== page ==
The Hot Box

Frequently Asked Questions

How does the HOTBOX work?

The HOTBOX uses the principle of insulated cooking. If you can keep the heat that is used to cook food, no replacement heat is necessary to complete the cooking process.

What type of dishes can you make in the HOTBOX?

Absolutely any food or dish that you would simmer in its liquid once you have brought it to the boil. All beans, legumes, grains and pulses; all soups, stews and casseroles; custard and yoghurt; steamed veggies; basmati, white, brown and sushi rice; mieliepap, samp and even pasta.

What are all the different uses for the HOTBOX?

The HOTBOX has a wide variety of uses. It is used to cook foods, to transport and continue cooking your food, as a warming oven and also used next to the braai keeping meat and all braai foods piping hot, as a plate-warmer keeping plates perfectly hot in the dining room, the garden or on the beach, it is a cooler box which is ideal for keeping drinks ice cold and storing ice, an incubation chamber for the making of foods like yoghurt and breads, a foot cushion or ideal camera rest when doing wildlife photography from your vehicle. (Really!)

Do I need to heat the HOTBOX?

Keep the HOTBOX away from open flame or fire. The heat required to cook the food is generated conventionally with electricity, gas, fire or paraffin. The HOTBOX is never heated in any way.

How long do foods cook for in the HOTBOX?

The cooking time for different foods varies from 20min (whole rolled oats) to 12 hours (oxtail). Foods mostly cook for more or less the same length of time or just slightly longer.

What environmental impact would the regular use of the HOTBOX make?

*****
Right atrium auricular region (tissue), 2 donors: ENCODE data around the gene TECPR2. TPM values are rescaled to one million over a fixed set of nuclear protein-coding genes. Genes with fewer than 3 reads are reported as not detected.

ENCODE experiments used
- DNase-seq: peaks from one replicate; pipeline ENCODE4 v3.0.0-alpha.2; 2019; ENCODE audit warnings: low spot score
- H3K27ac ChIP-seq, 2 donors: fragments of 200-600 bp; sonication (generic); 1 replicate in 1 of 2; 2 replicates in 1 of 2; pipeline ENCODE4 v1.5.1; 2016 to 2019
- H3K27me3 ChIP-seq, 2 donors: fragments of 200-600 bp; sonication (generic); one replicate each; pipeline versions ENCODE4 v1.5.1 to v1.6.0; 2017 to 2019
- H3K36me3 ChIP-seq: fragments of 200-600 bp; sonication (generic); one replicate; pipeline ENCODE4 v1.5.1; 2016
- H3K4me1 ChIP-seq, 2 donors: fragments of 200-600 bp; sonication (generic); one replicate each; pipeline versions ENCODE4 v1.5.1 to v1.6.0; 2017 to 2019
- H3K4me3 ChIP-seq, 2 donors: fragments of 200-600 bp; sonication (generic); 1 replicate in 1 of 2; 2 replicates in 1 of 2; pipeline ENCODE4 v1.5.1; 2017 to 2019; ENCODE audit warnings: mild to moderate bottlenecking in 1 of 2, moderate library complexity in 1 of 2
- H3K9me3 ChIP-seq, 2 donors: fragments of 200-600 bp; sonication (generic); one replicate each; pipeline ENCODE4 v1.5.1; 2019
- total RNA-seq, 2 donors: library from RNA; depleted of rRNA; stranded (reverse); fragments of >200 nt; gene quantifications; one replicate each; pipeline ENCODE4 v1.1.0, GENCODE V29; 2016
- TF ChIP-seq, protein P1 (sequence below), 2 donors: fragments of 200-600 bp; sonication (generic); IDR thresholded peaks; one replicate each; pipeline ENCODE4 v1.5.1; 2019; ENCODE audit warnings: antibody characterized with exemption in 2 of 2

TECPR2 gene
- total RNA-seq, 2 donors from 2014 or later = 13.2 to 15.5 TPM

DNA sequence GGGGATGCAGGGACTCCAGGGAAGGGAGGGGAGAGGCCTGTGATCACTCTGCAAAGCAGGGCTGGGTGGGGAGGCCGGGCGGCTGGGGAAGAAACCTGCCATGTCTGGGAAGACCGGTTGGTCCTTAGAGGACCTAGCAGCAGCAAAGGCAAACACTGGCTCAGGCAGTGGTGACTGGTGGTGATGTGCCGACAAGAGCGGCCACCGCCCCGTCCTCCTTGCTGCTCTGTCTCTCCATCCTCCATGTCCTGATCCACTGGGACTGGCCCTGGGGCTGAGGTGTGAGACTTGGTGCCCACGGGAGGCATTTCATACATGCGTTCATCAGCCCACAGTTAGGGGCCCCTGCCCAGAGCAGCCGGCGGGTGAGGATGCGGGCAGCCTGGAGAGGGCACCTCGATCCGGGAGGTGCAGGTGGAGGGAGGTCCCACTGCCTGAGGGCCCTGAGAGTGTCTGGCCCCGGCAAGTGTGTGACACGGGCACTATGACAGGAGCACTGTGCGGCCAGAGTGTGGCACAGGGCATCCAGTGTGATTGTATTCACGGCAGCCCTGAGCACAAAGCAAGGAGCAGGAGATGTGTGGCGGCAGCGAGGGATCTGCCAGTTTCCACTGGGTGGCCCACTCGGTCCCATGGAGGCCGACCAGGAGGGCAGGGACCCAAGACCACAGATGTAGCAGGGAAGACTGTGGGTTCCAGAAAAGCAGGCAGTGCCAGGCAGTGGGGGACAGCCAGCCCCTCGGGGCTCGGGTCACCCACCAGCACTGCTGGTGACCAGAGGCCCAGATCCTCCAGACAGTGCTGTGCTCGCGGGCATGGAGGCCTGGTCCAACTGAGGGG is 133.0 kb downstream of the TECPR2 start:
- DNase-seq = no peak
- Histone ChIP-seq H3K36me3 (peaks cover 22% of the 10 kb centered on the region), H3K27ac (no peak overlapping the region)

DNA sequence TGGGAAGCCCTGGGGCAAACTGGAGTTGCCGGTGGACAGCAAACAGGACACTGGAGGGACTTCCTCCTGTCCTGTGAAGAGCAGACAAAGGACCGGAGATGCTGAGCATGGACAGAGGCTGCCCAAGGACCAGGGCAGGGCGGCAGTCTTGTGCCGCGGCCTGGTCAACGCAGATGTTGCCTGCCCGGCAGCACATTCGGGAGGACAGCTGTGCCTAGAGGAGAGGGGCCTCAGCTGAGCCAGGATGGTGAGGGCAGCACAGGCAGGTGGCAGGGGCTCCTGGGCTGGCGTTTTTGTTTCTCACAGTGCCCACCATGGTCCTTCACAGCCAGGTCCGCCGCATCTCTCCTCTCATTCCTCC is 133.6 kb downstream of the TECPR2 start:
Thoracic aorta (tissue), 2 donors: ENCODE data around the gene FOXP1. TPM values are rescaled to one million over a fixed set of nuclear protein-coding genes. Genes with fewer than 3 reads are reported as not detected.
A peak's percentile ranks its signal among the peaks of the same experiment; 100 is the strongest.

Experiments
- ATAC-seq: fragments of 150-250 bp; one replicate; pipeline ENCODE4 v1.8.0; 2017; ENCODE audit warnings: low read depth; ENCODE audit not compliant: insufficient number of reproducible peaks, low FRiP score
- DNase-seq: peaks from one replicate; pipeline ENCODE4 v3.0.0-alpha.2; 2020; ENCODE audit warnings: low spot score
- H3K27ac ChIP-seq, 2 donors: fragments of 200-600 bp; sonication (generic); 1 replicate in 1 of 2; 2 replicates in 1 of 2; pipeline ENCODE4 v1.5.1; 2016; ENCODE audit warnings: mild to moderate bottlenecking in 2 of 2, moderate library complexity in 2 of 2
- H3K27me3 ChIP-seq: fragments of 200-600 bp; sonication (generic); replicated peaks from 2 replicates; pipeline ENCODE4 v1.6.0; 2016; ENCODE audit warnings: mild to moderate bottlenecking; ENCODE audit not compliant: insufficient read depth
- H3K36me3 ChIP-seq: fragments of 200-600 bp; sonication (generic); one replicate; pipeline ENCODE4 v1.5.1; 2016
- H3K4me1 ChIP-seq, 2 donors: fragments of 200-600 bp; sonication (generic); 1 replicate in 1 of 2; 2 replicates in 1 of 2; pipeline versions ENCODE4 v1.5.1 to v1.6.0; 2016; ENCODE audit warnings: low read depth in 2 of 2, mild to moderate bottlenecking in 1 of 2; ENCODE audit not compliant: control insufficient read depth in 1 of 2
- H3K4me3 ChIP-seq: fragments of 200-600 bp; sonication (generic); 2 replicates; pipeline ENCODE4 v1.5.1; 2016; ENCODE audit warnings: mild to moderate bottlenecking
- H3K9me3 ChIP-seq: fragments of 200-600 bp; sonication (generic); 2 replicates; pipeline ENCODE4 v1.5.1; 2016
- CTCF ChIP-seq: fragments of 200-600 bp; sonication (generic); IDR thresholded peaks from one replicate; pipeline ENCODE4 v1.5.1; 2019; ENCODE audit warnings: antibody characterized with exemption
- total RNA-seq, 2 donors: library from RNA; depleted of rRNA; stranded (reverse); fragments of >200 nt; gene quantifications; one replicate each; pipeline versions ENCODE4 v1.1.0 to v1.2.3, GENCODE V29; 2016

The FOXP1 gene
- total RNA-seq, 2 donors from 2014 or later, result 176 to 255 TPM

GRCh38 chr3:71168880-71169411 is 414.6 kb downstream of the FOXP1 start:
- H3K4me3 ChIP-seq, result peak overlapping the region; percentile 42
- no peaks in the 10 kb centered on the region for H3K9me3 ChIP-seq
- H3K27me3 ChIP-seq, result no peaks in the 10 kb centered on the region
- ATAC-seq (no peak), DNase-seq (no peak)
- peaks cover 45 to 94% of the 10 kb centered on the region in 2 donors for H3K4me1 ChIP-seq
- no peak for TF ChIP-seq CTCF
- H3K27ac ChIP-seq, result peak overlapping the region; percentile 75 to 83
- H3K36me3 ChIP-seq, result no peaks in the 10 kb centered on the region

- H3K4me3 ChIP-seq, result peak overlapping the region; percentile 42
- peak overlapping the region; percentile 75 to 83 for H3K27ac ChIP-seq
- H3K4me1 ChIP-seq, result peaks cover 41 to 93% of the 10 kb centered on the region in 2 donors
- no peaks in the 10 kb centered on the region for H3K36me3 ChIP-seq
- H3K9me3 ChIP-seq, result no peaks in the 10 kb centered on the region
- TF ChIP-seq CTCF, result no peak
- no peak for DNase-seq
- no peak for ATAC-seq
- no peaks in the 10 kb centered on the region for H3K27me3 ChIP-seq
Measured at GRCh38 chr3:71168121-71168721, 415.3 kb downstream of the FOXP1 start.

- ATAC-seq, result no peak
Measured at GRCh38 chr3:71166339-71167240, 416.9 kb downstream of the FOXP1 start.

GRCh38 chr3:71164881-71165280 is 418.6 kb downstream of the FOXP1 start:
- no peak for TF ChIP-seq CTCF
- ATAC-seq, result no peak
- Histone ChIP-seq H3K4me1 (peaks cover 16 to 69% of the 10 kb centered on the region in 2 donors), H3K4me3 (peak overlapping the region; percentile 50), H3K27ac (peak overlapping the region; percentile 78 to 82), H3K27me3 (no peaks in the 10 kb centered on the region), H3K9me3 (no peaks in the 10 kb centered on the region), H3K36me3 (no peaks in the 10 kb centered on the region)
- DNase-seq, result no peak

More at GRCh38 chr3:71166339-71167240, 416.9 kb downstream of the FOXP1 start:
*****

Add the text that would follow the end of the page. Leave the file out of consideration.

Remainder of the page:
If you used the HOTBOX only 5 times per week your household would save 119kg of CO2 per year. If 500 000 households did that it amounts to more than 60 000 tons of CO2 per year. At least 70-80% of cooking time is saved and therefore the use of valuable resources such as electricity, gas, wood, paraffin, money and time is drastically reduced.

Does it really cook my food?

Yes! It really cooks your food. To truly benefit from the HOTBOX a subtle shift in thinking is required but once you see the incredible benefits you could never look back. It cooks your food and keeps it piping hot. The more you incorporate it into your daily life, the more you will find you use it.

What if my food isn’t cooked?

A degree of experimentation is necessary to get exact cooking times for different meals. It is important to use pots with tight-fitting lids and check that you’re not opening the lid unnecessarily. Hard and dense foods that have to be soaked such as chickpeas may need to be re-boiled and placed back into the HOTBOX for the last few hours. Alternatively just boil food on the stove for a little longer before transferring to ensure that all the food is at boiling temperature and not just the water.

How long does food stay hot for?

Food stays hot for up to 8 hours and remains warm for a few more hours. After 8 hours, unopened, the temperature of the food in the HOTBOX is approximately 56 degrees Celsius.

What do I use it for when I’m braaing or on holiday?